However, Europe should do more to reduce the chances of a terrorist attack occurring on its soil. It might not be desirable, but it seems evident that for the coming years the West has to adapt to this consciousness of collective alertness and use it. Bear in mind that being conscious of eventual threats does not imply ruining one’s days or pleasure. It means that everyone in society has to be alert in public transport and public places, which is the standard situation in Israel. As Israel is under constant threat from neighboring countries and terrorist groups its people are conscious of potential dangers and know that they have to be alert. This means for example that they keep an eye on suspicious behavior and suspicious packages and have to be willing to accept extra security controls and bags checks on public transport stations, malls et cetera. Israel has it security forces, visibly and invisibly, present in almost every aspect of the daily life. Nevertheless, the establishment of security is dependent upon both the security forces as well as ordinary people, and this requires society to adapt to the terrorist threat in the coming years.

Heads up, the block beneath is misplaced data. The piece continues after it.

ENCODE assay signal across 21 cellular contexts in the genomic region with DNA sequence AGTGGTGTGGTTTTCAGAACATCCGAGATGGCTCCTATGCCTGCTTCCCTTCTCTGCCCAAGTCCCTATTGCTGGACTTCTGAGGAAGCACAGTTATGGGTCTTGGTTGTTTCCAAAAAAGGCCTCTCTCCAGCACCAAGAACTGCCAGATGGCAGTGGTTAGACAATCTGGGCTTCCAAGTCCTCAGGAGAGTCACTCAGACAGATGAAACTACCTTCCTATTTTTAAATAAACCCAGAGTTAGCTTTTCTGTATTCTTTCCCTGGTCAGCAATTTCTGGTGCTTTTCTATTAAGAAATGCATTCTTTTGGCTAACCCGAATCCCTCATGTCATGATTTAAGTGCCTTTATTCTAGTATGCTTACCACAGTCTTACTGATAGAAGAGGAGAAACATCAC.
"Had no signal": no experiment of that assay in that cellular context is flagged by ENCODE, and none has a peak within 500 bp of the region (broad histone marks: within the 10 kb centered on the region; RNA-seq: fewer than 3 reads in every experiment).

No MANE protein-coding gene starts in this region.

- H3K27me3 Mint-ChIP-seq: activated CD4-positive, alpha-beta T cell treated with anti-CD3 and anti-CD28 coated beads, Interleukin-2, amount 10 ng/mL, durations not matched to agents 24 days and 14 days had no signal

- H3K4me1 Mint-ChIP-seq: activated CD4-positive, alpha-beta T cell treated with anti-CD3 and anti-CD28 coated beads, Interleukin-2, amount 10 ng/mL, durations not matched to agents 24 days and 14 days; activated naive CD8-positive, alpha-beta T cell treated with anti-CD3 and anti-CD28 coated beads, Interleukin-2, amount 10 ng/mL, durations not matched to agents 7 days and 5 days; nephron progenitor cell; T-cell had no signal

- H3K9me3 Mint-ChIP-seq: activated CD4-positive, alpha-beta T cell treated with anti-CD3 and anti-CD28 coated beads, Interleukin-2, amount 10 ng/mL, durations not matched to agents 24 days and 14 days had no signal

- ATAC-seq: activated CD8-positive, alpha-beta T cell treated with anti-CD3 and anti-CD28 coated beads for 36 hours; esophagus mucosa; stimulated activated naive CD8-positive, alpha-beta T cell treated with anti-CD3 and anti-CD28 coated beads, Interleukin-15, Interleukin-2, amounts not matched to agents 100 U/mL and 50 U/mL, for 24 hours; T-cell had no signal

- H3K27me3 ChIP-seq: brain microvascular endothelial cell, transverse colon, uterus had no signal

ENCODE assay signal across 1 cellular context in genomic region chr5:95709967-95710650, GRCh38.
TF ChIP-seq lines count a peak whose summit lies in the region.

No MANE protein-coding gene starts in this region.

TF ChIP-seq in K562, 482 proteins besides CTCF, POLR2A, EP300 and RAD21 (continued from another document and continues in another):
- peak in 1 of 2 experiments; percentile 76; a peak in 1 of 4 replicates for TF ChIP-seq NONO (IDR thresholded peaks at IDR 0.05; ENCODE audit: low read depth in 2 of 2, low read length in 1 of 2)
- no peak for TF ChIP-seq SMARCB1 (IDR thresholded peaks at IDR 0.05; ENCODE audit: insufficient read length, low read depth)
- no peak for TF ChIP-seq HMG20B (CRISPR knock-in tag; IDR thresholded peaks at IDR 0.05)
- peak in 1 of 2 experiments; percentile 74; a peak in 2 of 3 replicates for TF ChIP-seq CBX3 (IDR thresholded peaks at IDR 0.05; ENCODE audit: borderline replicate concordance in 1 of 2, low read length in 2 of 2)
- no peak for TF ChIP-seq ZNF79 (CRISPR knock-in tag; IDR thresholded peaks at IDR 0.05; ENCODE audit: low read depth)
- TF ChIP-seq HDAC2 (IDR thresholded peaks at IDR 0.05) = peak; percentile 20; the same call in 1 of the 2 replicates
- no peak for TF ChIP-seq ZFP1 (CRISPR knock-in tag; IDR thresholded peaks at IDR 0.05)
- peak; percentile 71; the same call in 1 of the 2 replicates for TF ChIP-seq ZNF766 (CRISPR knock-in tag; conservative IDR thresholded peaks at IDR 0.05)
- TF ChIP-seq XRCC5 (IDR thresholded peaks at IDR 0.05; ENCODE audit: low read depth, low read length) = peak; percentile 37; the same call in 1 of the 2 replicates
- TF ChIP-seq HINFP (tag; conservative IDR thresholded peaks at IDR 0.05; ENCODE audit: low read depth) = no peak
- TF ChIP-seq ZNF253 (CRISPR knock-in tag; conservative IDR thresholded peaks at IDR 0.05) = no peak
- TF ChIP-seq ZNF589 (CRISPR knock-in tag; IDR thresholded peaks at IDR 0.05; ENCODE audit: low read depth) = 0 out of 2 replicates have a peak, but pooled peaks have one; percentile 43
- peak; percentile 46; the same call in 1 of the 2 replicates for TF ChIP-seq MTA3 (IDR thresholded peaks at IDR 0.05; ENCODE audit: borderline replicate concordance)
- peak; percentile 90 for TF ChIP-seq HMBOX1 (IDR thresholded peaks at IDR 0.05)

In light of the recent terror attacks that struck Europe, it seems highly necessary that the West adopts some measures which, in a certain sense, could be described as the ‘Israelization’ of their national security policies and its societies. It is inevitable that increased security brings along some painful and possibly even undesirable measures as for example racial profiling. In Israel, racial profiling is so normal that there is not even a Hebrew word for it. While racial profiling is highly controversial in Europe, giving certain people extra checks, or asking them follow-up questions based on their appearance, name or religion should at least be open for discussion. The benefit of racial profiling is that it improves the efficiency of controls as it is more targeted while using fewer resources, which relieves some pressure on security services.